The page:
One Anthem

220px-HannahMore

 

Tony Reinke:

This may be my favourite quote from the pen of Hannah More (1745–1833), the poet, reformer, and abolitionist, as published in The Works of Hannah More (New York; Harper & Bros., 1846), 1:434:

What a triumph for the humble Christian to be assured, that ‘the high and lofty One which inhabiteth eternity,’ condescends at the same time to dwell in the heart of the contrite — in his heart! To know that God is the God of his life, to know that he is even invited to take the Lord for his God. To close with God’s offers, to accept his invitations, to receive God as his portion, must surely be more pleasing to our heavenly Father, than separating our happiness from his glory.

To disconnect our interests from his goodness, is at once to detract from his perfections, and to obscure the brightness of our own hopes. The declarations of inspired writers are confirmed by the authority of the heavenly hosts. They proclaim that the glory of God and the happiness of his creatures, so far from interfering, are connected with each other. We know but of one anthem composed and sung by angels, and this most harmoniously combines ‘the glory of God in the highest with peace on earth and good will to men.’ …

This God is our God — God, even our own God, shall bless us. How delightful the appropriation! To glorify him as being in himself consummate excellence, and to love him from the feeling that this excellence is directed to our felicity! Here modesty would be ingratitude; disinterestedness rebellion.

This is a beautiful description of what we now call Christian Hedonism.

God Wants Us To Want

delight

 

Darryl Dash:

I used to think that God was happy with our grudging obedience. Do the right thing, grit your teeth, and everything is good with God. I’ve been increasingly learning that God doesn’t want us to do the right thing so much as he wants us to want to do the right thing. Big difference.

Two examples:

Peter writes to elders in churches that are experiencing some suffering. “Shepherd the flock of God that is among you, exercising oversight,” he writes, “not under compulsion, but willingly, as God would have you” (1 Peter 5:2). There’s a world of difference between elders who serve because they have to, and elders who serve because they want to. God, Peter says, desires the latter. God wants elders who want to serve him, even under the pressure of suffering.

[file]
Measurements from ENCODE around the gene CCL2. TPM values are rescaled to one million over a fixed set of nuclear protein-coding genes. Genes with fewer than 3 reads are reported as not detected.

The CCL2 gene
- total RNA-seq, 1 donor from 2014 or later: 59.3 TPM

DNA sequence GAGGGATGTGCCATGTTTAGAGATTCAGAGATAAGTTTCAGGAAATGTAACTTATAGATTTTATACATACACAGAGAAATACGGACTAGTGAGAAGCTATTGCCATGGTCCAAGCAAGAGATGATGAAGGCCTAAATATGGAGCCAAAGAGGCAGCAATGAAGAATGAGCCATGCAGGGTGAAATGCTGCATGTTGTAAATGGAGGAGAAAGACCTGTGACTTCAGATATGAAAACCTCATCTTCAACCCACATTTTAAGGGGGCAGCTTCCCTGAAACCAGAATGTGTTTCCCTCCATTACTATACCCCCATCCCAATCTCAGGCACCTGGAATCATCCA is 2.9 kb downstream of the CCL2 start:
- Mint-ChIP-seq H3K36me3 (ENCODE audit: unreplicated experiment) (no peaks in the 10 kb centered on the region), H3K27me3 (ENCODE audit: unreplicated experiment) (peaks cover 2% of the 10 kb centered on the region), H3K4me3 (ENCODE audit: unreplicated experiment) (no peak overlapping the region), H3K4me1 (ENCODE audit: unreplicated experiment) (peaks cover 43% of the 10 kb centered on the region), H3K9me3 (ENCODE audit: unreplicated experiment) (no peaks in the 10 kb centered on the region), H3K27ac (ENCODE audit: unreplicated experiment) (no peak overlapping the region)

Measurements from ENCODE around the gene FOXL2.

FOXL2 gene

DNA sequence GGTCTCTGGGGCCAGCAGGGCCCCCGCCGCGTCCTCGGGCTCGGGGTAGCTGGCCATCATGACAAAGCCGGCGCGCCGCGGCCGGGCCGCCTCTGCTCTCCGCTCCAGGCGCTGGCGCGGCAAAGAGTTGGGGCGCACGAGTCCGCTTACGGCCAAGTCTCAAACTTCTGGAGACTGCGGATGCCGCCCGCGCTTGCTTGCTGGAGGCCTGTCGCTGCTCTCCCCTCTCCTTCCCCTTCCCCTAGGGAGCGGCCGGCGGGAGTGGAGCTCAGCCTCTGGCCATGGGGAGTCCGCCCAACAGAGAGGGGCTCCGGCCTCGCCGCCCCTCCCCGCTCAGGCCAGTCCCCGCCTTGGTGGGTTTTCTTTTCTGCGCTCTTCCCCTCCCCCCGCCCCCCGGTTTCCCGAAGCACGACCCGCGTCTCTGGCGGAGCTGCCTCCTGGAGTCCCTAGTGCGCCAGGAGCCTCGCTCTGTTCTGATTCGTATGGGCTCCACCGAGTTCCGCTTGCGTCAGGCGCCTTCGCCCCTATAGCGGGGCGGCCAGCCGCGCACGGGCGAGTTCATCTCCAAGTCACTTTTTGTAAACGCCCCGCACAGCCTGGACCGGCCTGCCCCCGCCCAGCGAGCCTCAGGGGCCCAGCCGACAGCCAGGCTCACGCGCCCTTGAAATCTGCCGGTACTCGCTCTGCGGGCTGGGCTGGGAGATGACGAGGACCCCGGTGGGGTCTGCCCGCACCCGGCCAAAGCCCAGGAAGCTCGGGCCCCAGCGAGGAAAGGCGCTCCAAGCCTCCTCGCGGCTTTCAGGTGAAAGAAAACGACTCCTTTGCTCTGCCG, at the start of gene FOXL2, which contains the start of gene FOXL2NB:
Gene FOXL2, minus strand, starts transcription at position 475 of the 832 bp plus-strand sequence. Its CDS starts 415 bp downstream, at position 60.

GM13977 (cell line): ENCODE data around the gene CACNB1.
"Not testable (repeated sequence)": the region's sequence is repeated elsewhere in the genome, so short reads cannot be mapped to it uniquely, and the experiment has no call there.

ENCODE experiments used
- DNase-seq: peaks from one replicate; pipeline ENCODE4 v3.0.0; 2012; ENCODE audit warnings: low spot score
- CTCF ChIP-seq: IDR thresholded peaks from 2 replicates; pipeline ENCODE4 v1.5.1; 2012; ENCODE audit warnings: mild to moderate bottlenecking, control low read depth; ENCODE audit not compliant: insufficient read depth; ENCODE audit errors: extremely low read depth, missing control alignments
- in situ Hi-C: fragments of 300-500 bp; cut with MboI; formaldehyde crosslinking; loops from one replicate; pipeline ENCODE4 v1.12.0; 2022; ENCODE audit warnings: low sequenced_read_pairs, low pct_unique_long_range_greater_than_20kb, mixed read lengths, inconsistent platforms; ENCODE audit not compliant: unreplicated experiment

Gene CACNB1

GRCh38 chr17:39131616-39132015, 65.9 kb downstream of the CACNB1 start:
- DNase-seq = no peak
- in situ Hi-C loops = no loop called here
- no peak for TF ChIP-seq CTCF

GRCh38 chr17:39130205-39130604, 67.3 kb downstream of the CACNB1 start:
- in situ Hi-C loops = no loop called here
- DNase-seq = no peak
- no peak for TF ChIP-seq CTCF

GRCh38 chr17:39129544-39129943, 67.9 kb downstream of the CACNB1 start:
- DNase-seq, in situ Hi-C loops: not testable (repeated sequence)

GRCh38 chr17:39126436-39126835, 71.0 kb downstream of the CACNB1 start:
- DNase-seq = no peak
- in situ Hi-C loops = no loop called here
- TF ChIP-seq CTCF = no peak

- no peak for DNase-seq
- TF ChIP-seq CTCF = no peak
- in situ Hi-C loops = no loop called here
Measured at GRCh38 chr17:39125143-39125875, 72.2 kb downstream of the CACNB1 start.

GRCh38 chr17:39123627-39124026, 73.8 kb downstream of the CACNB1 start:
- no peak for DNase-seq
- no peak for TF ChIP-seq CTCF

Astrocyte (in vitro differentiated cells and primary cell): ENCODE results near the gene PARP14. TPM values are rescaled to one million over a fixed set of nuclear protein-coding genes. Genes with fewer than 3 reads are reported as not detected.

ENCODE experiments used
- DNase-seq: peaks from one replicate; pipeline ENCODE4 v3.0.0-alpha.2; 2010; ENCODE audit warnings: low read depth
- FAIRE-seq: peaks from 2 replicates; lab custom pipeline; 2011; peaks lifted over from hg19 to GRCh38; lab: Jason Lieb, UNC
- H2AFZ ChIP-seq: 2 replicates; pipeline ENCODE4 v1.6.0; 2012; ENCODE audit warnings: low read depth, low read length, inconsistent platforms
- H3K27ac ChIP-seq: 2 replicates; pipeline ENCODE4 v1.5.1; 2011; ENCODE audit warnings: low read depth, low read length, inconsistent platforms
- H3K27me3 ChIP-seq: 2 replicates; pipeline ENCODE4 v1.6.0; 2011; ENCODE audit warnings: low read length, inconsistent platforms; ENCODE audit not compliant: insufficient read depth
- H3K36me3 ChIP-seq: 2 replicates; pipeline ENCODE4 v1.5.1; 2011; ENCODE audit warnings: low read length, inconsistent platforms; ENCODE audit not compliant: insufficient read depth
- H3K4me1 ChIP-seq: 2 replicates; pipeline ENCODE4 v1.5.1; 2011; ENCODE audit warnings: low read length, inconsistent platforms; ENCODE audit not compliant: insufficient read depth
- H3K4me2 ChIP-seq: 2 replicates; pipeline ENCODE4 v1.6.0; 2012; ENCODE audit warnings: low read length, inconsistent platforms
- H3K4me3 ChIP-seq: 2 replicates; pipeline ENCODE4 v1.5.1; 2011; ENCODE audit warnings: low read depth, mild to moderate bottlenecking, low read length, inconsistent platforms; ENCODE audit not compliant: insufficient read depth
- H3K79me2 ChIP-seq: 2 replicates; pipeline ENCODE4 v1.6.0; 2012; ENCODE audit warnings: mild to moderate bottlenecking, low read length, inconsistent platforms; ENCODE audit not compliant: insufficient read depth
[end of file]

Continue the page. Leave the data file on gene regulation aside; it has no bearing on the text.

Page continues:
Paul writes to the Corinthians to ask for money for the poor Christians in Jerusalem. He doesn’t tell them to dig deep until it hurts. “Each one must give as he has decided in his heart, not reluctantly or under compulsion, for God loves a cheerful giver” (2 Corinthians 9:7). There it is again, something to avoid: compulsion. God wants our willingness, our eagerness, and our cheerfulness.

C.S. Lewis was insightful when he wrote:

A perfect man would never act from a sense of duty; he’d always want the right thing more than the wrong one. Duty is only a substitute for love (of God and other people) like a crutch which is a substitute for a leg. Most of us need the crutch at times; but of course it is idiotic to use the crutch when our own legs (our own loves, tastes, habits, etc) can do the journey on their own.

The perfect man or woman acts not out of duty, but of delight. We’re all in process, but this is God’s desire for us.

God wants to change us not at the level of our obedience, but at the level of our affections. God wants us to want.

Christian Hedonism

url

 

Sam Storms:

It should come as no surprise that among the ten theological trademarks of John Piper’s ministry we find an emphasis on Christian Hedonism. As we continue to focus attention on his book, Doctrine Matters: Ten Theological Trademarks from a Lifetime of Preaching (Minneapolis: Desiring God, 2014), this controversial subject is next in line.

Perhaps more than anything else John Piper is known for the declaration that “God is most glorified in you when you are most satisfied in him.” If this statement is true, there is no inconsistency between your greatest gladness and God’s greatest glorification. In fact, God’s glory “shines in your happiness, when your happiness is in him” (42).

People often push back against Christian Hedonism because the idea that God seeks his own glory above all else strikes them as egotistical and selfish. But as Piper points out,

“since God is the source of greatest happiness, and since he is the greatest treasure in the world, and since his glory is the most satisfying gift he could possibly give us, therefore it is the kindest, most loving thing he could possibly do – to reveal himself, and magnify himself and vindicate himself for our everlasting enjoyment” (42).

This means that “God is the one being for whom self-exaltation is the most loving act, because he is exalting for us what alone can satisfy us fully and forever” (43). If you think God could provide you with something other than himself that could satisfy your heart more than he can, or that God can give you something or someone capable of bringing more intense delight and joy to your soul than he is able to give, God ceases to be God. Your “god” is now whatever it is that brings you your greatest perceived pleasure. And is it not blasphemous for anyone to suggest that a creature or a finite thing or a temporal experience can bring more joy to the human heart than can the God who has Genesis 1 on his resume?